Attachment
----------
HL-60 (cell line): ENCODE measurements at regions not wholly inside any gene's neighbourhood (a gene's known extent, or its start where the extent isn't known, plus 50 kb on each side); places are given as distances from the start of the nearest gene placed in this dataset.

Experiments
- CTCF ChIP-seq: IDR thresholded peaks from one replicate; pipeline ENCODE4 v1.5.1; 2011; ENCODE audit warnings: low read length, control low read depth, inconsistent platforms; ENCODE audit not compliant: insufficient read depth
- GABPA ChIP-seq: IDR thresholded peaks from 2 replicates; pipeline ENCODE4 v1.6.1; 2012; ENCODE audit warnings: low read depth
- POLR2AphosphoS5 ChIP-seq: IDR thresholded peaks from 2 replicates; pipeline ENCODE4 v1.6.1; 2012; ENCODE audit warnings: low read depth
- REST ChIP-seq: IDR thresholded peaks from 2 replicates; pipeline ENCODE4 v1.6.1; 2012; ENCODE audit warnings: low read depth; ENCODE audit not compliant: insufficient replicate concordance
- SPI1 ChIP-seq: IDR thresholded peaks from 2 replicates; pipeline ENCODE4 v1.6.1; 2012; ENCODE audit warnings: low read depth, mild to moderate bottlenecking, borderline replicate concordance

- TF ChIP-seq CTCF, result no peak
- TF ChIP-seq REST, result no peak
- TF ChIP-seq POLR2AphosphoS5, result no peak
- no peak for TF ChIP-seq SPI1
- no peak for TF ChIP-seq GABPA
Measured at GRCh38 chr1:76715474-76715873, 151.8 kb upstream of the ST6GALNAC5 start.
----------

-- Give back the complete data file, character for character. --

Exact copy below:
HL-60 (cell line): ENCODE measurements at regions not wholly inside any gene's neighbourhood (a gene's known extent, or its start where the extent isn't known, plus 50 kb on each side); places are given as distances from the start of the nearest gene placed in this dataset.

Experiments
- CTCF ChIP-seq: IDR thresholded peaks from one replicate; pipeline ENCODE4 v1.5.1; 2011; ENCODE audit warnings: low read length, control low read depth, inconsistent platforms; ENCODE audit not compliant: insufficient read depth
- GABPA ChIP-seq: IDR thresholded peaks from 2 replicates; pipeline ENCODE4 v1.6.1; 2012; ENCODE audit warnings: low read depth
- POLR2AphosphoS5 ChIP-seq: IDR thresholded peaks from 2 replicates; pipeline ENCODE4 v1.6.1; 2012; ENCODE audit warnings: low read depth
- REST ChIP-seq: IDR thresholded peaks from 2 replicates; pipeline ENCODE4 v1.6.1; 2012; ENCODE audit warnings: low read depth; ENCODE audit not compliant: insufficient replicate concordance
- SPI1 ChIP-seq: IDR thresholded peaks from 2 replicates; pipeline ENCODE4 v1.6.1; 2012; ENCODE audit warnings: low read depth, mild to moderate bottlenecking, borderline replicate concordance

- TF ChIP-seq CTCF, result no peak
- TF ChIP-seq REST, result no peak
- TF ChIP-seq POLR2AphosphoS5, result no peak
- no peak for TF ChIP-seq SPI1
- no peak for TF ChIP-seq GABPA
Measured at GRCh38 chr1:76715474-76715873, 151.8 kb upstream of the ST6GALNAC5 start.